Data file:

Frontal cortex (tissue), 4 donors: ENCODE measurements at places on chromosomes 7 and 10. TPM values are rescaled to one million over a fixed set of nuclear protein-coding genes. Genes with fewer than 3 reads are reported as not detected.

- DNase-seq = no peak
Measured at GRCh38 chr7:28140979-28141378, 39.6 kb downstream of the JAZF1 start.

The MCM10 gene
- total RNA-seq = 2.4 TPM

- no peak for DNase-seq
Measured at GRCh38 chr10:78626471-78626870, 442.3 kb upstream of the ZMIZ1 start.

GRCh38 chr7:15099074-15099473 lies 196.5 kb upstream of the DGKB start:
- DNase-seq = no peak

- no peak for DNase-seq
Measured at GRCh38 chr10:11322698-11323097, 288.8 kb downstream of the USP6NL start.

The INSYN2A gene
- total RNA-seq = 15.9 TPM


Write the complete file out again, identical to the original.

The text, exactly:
Frontal cortex (tissue), 4 donors: ENCODE measurements at places on chromosomes 7 and 10. TPM values are rescaled to one million over a fixed set of nuclear protein-coding genes. Genes with fewer than 3 reads are reported as not detected.

- DNase-seq = no peak
Measured at GRCh38 chr7:28140979-28141378, 39.6 kb downstream of the JAZF1 start.

The MCM10 gene
- total RNA-seq = 2.4 TPM

- no peak for DNase-seq
Measured at GRCh38 chr10:78626471-78626870, 442.3 kb upstream of the ZMIZ1 start.

GRCh38 chr7:15099074-15099473 lies 196.5 kb upstream of the DGKB start:
- DNase-seq = no peak

- no peak for DNase-seq
Measured at GRCh38 chr10:11322698-11323097, 288.8 kb downstream of the USP6NL start.

The INSYN2A gene
- total RNA-seq = 15.9 TPM